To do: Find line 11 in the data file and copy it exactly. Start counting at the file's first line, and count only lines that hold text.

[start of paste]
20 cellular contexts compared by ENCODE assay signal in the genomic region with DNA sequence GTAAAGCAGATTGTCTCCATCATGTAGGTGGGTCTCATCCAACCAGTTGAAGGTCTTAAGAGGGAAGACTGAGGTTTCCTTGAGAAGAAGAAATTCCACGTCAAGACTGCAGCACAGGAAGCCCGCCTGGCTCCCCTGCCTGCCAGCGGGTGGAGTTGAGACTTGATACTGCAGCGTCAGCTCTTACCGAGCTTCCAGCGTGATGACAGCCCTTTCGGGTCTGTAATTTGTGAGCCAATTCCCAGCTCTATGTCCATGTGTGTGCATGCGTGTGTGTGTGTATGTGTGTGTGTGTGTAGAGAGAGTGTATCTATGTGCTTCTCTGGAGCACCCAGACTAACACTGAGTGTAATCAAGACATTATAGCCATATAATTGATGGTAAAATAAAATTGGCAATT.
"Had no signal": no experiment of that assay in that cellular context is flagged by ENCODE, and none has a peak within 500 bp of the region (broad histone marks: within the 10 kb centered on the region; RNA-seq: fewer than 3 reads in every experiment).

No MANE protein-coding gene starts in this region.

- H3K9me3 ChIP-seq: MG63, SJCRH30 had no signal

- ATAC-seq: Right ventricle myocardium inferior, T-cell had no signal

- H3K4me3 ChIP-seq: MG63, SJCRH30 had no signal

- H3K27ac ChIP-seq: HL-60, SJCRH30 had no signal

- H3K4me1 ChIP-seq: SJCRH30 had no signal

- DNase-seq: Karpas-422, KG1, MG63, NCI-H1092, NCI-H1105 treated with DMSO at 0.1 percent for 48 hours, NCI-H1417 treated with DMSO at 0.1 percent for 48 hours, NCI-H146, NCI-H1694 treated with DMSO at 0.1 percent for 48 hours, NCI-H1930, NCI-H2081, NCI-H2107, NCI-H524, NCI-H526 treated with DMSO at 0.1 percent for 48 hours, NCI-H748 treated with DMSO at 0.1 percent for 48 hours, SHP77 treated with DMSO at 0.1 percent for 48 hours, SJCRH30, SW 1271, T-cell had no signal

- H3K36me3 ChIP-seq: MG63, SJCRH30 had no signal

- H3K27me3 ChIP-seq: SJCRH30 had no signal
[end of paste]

- H3K27me3 ChIP-seq: SJCRH30 had no signal